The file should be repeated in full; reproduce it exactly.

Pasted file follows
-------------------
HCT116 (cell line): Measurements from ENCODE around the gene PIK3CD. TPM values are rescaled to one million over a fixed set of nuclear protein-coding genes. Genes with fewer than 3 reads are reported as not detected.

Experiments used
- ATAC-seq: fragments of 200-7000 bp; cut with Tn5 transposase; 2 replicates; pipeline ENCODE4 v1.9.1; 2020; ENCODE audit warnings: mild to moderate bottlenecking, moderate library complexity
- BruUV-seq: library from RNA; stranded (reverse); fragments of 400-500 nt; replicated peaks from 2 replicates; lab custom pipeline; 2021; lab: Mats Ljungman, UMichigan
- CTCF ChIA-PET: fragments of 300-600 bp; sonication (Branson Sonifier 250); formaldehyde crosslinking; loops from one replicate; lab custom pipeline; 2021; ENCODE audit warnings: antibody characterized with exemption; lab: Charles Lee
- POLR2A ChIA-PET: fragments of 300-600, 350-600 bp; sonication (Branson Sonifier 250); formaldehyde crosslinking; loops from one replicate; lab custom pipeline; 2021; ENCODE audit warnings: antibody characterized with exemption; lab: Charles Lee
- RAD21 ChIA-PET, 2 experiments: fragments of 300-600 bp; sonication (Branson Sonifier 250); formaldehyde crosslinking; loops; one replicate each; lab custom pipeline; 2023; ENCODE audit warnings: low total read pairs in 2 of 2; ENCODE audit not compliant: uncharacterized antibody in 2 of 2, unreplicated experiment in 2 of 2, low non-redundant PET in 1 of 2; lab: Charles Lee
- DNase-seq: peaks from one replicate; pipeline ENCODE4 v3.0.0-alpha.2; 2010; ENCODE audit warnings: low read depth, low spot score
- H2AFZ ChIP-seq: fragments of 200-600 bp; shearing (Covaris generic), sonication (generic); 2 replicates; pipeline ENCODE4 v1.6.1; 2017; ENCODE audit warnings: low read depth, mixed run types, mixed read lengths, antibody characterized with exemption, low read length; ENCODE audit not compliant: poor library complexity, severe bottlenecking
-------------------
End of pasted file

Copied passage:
HCT116 (cell line): Measurements from ENCODE around the gene PIK3CD. TPM values are rescaled to one million over a fixed set of nuclear protein-coding genes. Genes with fewer than 3 reads are reported as not detected.

Experiments used
- ATAC-seq: fragments of 200-7000 bp; cut with Tn5 transposase; 2 replicates; pipeline ENCODE4 v1.9.1; 2020; ENCODE audit warnings: mild to moderate bottlenecking, moderate library complexity
- BruUV-seq: library from RNA; stranded (reverse); fragments of 400-500 nt; replicated peaks from 2 replicates; lab custom pipeline; 2021; lab: Mats Ljungman, UMichigan
- CTCF ChIA-PET: fragments of 300-600 bp; sonication (Branson Sonifier 250); formaldehyde crosslinking; loops from one replicate; lab custom pipeline; 2021; ENCODE audit warnings: antibody characterized with exemption; lab: Charles Lee
- POLR2A ChIA-PET: fragments of 300-600, 350-600 bp; sonication (Branson Sonifier 250); formaldehyde crosslinking; loops from one replicate; lab custom pipeline; 2021; ENCODE audit warnings: antibody characterized with exemption; lab: Charles Lee
- RAD21 ChIA-PET, 2 experiments: fragments of 300-600 bp; sonication (Branson Sonifier 250); formaldehyde crosslinking; loops; one replicate each; lab custom pipeline; 2023; ENCODE audit warnings: low total read pairs in 2 of 2; ENCODE audit not compliant: uncharacterized antibody in 2 of 2, unreplicated experiment in 2 of 2, low non-redundant PET in 1 of 2; lab: Charles Lee
- DNase-seq: peaks from one replicate; pipeline ENCODE4 v3.0.0-alpha.2; 2010; ENCODE audit warnings: low read depth, low spot score
- H2AFZ ChIP-seq: fragments of 200-600 bp; shearing (Covaris generic), sonication (generic); 2 replicates; pipeline ENCODE4 v1.6.1; 2017; ENCODE audit warnings: low read depth, mixed run types, mixed read lengths, antibody characterized with exemption, low read length; ENCODE audit not compliant: poor library complexity, severe bottlenecking